Tag Archives: Bob Crowley

A Voyage Around my Father

A Voyage Around my Father


Cambridge Arts Theatre

A VOYAGE AROUND MY FATHER at the Cambridge Arts Theatre


A Voyage Around My Father

“This production is as cosy as a Sunday afternoon TV period drama”

It is over fifty years since this play was first performed and the celebrity status of its author, John Mortimer, has surely waned. The size of this first night audience, however, suggests that he is still fondly remembered by many.

In a role played in the past by Olivier and Guinness, Rupert Everett triumphantly takes on the role of Father. The blindness, of which he will never speak, comes upon him with a blinding flash and a percussive explosion. From then on, Everett shows brilliantly his lack of sight by fumbling for a teacup, tapping his stick to find his chair, and displaying a disturbing blank stare into nothingness.

Ever by his side is his devoted wife (Eleanor David) whilst the Son – or Boy as his parents call him – is kept mostly at a distance. The primary story is that of the Son, confidently portrayed by Jack Bardoe. Narrated by him, linking scenes that take us through his school years – dressing down into short trousers, blazer and cap – following his father into a career in law and taking his first steps into married life. Of the Father, we see him promenading his garden, inspecting the flowers via a spoken description from whomever is nearest. There is a hit-and-miss running gag about counting earwigs. The Father’s blindness keeps him distant and aloof. He is irascible, prone to outbursts and provocative to those closest to him.

An excellent supporting cast is confidently moved around the stage by director Richard Eyre but the short scenes rarely involve more than a handful of characters at one time. Julian Wadham’s declamatory school Headmaster and Calum Finlay’s school pupil Reigate are cameo performances worthy of mention. Two scenes – both with echoes of wartime – fall somewhat flat. Perhaps the poignancy of one and the humour of the second have been lost to time. Everything lifts again with the arrival of the sparky Elizabeth (Allegra Marland), soon to be married to the Son despite the misgivings of the son’s Father.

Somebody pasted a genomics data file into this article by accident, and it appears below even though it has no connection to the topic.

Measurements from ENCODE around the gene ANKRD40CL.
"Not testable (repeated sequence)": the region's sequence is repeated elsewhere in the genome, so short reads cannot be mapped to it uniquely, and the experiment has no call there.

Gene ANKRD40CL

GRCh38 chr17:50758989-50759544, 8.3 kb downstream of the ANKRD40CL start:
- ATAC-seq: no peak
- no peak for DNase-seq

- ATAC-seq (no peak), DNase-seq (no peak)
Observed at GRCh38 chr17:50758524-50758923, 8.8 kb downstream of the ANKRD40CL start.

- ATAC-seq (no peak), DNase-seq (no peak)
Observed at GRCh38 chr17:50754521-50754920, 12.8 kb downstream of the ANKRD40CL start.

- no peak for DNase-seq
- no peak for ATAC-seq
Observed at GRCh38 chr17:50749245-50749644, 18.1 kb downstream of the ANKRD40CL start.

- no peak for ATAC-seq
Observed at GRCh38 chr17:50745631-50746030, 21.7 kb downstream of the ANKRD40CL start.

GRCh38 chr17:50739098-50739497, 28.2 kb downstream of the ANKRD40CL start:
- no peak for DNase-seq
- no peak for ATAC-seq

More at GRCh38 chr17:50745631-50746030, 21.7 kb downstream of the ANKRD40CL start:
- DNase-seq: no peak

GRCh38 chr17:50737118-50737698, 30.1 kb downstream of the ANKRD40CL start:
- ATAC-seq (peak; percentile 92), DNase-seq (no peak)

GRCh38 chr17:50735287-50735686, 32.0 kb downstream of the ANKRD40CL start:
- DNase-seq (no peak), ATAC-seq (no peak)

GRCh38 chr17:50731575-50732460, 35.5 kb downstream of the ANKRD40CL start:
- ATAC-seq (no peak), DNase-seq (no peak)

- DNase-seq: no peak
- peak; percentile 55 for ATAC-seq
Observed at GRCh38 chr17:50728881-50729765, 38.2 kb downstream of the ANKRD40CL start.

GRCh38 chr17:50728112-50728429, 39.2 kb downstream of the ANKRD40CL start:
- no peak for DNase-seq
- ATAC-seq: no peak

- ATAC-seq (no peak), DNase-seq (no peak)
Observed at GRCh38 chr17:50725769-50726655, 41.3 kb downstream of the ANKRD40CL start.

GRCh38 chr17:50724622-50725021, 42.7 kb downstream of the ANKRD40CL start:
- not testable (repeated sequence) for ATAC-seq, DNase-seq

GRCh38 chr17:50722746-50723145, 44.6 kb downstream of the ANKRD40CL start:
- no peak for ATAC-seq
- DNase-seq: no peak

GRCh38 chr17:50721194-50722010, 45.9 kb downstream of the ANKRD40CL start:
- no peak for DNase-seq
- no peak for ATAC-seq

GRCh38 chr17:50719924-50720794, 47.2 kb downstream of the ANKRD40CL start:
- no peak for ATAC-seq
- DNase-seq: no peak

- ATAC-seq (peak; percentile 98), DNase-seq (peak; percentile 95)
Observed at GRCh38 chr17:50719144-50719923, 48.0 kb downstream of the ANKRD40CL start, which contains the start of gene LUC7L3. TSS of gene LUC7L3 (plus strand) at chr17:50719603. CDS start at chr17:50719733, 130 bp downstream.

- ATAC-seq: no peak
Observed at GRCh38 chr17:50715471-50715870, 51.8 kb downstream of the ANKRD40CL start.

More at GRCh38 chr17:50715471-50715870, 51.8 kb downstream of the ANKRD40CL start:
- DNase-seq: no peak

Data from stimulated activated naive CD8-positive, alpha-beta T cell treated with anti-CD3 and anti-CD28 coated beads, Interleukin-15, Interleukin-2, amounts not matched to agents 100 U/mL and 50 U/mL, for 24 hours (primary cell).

The predominantly bare set (designer Bob Crowley) is a beauty. Images of thick green foliage, the sun hazily glinting through the leaves, evokes the halcyon days of summers gone by. This production is as cosy as a Sunday afternoon TV period drama. There is much to be enjoyed, particularly in the performances of Everett and Bardoe, but little of any relevance.

A VOYAGE AROUND MY FATHER at the Cambridge Arts Theatre

Reviewed on 17th October 2023

by Phillip Money

Photography by Manuel Harlan





Previously reviewed at this venue:

Frankenstein | ★★★★ | October 2023
The Shawshank Redemption | ★★★ | March 2023
The Homecoming | ★★★★★ | April 2022
Animal Farm | ★★★★ | February 2022
Aladdin | ★★★★ | December 2021
The Good Life | ★★ | November 2021
Dial M For Murder | ★★★ | October 2021
Absurd Person Singular | ★★★ | September 2021

A Voyage Around my Father

A Voyage Around my Father

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The Inheritance – 4 Stars


The Inheritance

 Noël Coward Theatre

Reviewed – 13th October 2018